Universal gets a bum rap for their various multi-movie sets from a lot of people who don't even bother viewing the movies first!! Maybe some people think it's worth $20 to have a case and paper sleeve for every movie, but not this kid. MAN OF THE WORLD is one of Carole's first leading lady parts - she is only 22 here - and she's very beautiful but her future husband William Powell dominates this story of a con man who unexpectedly finds love. This movie isn't very good but it is a thrill to see a Lombard and Powell rarity. LOVE BEFORE BREAKFAST on the other hand is an absolute delight. Often referred to as a screwball comedy by historians who apparently have never seen it, it's actual more of a straight romance (from a book by romance novelist Faith Baldwin) with some comic scenes and touches. Lombard plays Cesar Romero's fiancee who is still agressively pursued by Preston Foster. Foster's arrogance at the beginning of the film is a turn off, one certainly sides with Lombard that he is a bit of a jerk but as you may guess Carole can give it back and then some whenever someone gets out of line. This movie boasts some of the most beautiful photography of Lombard ever, lovingly shot by her favorite cinematographer Ted Tetzlaff and some of Travis Banton's loveliest fashions for her. This film is an art deco treat and certainly one of the most elegant Universal productions from the thirties.
The release of this DVD is truly exciting news for movie buffs - even more so than the comparable releases on Mae West and Marlene Dietrich, since those ladies' Paramount/Universal titles have been far more accessible than Carole Lombard's although Carole is every bit as popular and remembered as those other two Paramount blondes.
I am hoping sales for this series goes through the roof and we get second volumes on all three stars - and FIRST volumes on those Paramount superstar brunettes : Claudette Colbert, Dorothy Lamour, and Clara Bow.
The first disc contains the earliest three movies. A 23-year old Lombard is merely the innocent leading lady to William Powell (before they were briefly married in real life) in 1931's "Man of the World", directed by Richard Wallace and written by Herman J. Mankiewicz, a pre-code dramedy about a sophisticated con man, an American in Paris named Michael Trevor, who attempts to take advantage of Mary Kendall, the niece of a foolhardy millionaire he has befriended. As Trevor, Powell gets surprisingly dour in the heavier second half, and little of Lombard's natural élan is on display playing the love-blind Mary. It's hard to fathom that this classic pair would team again for one of the great screwball social comedies, Gregory La Cava's "My Man Godfrey", only five years later.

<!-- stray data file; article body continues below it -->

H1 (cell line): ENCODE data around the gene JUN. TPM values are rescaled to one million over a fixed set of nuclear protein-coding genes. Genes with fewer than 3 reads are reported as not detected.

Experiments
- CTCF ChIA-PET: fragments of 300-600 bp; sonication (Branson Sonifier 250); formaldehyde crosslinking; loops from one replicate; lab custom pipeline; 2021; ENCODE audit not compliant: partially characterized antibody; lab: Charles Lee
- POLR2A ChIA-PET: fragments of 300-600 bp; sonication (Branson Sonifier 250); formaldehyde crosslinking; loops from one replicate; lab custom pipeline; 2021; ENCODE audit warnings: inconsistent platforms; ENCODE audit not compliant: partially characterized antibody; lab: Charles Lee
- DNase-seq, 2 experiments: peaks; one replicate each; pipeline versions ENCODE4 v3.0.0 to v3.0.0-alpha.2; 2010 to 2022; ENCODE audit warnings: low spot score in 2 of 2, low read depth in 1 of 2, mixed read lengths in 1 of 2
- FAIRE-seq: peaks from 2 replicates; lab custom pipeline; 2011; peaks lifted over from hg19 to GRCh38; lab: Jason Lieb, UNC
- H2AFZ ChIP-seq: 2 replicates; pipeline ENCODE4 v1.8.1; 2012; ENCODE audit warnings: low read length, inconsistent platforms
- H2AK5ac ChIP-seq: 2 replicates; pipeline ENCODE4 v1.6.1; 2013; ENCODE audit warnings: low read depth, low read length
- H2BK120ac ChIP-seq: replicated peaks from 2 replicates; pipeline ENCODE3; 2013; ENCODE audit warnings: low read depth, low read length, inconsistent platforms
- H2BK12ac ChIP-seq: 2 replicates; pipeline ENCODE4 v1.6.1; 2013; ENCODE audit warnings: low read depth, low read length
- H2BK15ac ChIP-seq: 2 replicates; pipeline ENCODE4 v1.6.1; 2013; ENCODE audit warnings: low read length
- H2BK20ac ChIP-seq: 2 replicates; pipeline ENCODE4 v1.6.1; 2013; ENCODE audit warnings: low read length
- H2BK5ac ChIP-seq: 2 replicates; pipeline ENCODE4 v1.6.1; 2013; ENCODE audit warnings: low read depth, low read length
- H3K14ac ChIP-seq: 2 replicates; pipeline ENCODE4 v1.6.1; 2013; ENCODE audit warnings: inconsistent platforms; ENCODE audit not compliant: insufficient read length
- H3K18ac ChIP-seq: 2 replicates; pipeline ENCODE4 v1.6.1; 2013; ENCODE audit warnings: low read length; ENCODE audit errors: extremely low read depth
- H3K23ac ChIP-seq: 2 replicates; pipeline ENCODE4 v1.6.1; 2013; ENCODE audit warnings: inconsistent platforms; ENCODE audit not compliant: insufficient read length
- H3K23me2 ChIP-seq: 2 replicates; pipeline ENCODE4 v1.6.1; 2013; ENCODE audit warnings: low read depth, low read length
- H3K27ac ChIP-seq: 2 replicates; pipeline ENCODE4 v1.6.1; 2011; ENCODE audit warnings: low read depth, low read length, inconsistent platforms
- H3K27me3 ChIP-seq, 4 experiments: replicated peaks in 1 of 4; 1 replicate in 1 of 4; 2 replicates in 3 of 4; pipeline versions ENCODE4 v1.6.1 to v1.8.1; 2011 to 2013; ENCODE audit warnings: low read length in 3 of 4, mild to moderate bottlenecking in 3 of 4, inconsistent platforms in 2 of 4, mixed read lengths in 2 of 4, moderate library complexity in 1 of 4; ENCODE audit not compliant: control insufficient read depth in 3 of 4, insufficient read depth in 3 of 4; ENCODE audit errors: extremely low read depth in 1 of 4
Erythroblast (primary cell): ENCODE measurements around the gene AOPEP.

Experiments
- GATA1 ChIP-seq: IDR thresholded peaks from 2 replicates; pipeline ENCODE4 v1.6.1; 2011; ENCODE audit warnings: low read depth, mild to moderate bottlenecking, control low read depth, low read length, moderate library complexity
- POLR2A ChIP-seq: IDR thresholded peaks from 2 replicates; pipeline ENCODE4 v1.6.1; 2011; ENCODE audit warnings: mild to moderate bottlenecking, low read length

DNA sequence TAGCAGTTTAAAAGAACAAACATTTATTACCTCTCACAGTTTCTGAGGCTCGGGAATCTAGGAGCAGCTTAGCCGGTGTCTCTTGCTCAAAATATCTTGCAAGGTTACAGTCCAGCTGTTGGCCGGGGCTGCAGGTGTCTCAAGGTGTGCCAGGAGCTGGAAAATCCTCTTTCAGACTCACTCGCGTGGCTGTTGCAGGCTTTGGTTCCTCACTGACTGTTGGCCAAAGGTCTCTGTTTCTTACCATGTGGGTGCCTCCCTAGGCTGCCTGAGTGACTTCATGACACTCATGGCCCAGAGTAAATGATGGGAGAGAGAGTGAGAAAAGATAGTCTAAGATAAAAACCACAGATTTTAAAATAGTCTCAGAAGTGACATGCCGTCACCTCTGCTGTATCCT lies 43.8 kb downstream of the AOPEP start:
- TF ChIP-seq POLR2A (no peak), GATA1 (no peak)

Three years and fifteen films after "Man of the World", a more confident Lombard shows up as part of a silly ensemble farce, 1934's "We're Not Dressing", directed by Norman Taurog, in which she plays Doris Worthington, an ice-cold, rich yacht owner who gets into a shipwreck and an untidy situation where she is beholden to her former crew, in particular, the first mate who has a tendency to break out in song quite often. That's because this movie is an early Bing Crosby musical where the crooner's main objective is to melt Doris' heart. Lombard is much more in her element here as she plays her cardboard character's unattractive aspects while still generating her natural warmth. The film's problem is that her screen time is limited since the movie not only stars Crosby but also features George Burns, Gracie Allen and Ethel Merman. It's a variety hodgepodge but still worth seeing.
My favorite film of the six is 1935's "Hands Across the Table", directed by Mitchell Leisen, Lombard's first real starring vehicle and a disarming romantic comedy about Depression-era class struggles. She plays Regi Allen, a hotel manicurist determined to marry for money and quite open about her intentions. She immediately befriends a new client, Allen Macklyn, an ideal target for Regi except that he is a former pilot who has become a paraplegic. Enter Theodore Drew III, a flaky but charming playboy already engaged to an heiress. The standard complications ensue but not before the stars bicker and banter with dexterity. Lombard is terrifically winning as a working girl who ends up falling for Drew and even cohabitates with him before getting married.